“I made most of my money running this saloon. And most of that came from the gambling, so you’ll have to take my word when I say a thing or two about taking a chance.”
Edward Shaw finished pouring the whiskey and slid the tumbler across to the Republican Party official across from him. It was too early for the bar to be open, and this wasn’t a friendly meeting.
“They say if you’re poor, you’ve got nothing to lose.” Shaw poured himself one, and immediately downed it. “I say if you’re rich, you can afford to take a bigger risk than the people with nothing, and that’s what I aim to do.”
The party official pushed the proffered drink away with a frown.
“You still won’t beat him, Shaw. Not even if you got every negro in the whole state to vote for you.”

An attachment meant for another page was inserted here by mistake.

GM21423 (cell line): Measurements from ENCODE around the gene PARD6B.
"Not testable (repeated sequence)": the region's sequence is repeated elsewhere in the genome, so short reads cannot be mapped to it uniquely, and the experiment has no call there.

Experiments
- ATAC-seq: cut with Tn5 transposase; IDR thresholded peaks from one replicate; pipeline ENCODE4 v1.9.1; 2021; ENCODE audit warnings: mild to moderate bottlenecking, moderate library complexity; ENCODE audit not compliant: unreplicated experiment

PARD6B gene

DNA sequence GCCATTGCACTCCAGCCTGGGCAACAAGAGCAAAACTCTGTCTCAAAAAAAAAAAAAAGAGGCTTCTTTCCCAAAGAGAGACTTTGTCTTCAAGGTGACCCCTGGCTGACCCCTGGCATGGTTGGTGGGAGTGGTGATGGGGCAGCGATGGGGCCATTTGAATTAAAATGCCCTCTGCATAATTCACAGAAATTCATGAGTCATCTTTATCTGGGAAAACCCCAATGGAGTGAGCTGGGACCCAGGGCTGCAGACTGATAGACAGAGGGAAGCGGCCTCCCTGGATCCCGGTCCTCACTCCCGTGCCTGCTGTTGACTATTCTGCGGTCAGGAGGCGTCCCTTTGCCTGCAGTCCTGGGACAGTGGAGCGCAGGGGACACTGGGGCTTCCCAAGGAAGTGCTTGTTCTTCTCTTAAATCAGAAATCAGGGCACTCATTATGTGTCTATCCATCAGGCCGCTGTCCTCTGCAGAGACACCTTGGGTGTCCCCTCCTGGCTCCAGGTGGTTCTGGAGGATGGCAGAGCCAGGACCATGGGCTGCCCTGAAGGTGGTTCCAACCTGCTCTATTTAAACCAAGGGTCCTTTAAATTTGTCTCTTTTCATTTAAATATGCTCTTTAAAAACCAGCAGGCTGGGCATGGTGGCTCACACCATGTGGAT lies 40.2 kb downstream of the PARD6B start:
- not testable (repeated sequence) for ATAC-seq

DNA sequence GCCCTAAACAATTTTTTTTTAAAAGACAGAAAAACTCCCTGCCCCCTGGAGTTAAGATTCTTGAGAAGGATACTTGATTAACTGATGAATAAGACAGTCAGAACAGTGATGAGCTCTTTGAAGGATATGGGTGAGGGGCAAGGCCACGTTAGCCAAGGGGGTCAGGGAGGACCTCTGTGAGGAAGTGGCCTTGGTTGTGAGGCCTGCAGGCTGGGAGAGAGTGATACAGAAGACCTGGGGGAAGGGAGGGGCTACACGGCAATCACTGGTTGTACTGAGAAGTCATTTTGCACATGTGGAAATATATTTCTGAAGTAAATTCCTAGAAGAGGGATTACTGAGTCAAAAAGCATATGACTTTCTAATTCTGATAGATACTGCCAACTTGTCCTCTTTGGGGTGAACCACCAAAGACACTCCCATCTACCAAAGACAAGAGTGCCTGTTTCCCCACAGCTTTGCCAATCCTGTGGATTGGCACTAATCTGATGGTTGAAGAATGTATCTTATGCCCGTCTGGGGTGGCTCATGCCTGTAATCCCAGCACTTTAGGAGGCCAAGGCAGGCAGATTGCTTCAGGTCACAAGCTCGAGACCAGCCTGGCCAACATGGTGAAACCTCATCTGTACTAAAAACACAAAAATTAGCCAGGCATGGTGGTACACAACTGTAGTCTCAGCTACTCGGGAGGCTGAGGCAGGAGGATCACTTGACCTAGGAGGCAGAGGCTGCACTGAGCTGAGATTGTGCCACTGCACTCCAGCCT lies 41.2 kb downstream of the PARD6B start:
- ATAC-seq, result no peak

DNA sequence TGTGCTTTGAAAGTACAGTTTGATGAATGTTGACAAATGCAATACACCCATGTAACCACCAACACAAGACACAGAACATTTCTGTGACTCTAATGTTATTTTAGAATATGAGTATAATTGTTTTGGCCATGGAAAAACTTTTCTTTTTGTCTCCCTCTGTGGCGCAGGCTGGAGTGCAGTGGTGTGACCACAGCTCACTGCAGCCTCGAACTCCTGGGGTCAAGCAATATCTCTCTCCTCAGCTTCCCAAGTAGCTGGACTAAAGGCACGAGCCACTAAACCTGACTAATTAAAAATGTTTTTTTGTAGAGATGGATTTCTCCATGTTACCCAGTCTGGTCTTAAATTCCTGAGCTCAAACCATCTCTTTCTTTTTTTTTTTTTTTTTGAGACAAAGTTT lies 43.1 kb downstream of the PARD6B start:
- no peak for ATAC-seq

Shaw took the drink for himself, hissing through his teeth at the alcohol burn.
“You’re probably right. But you’ll lose, and you’ll spend the rest of the term stinging from that loss. And you know what? I bet next time the you won’t take us for granted and nominate a racist son of a bitch.”
Edward Shaw was a freed slave that became one of Memphis’s first advocates of racial equality. He made his money running a saloon and gambling hall, but used that money to start a newspaper and become a lawyer. He was the city’s first black wharf master, and a key ally of the local Republican Party. Which he proved to them in an election by splitting the vote against them because they ran an avowed racist.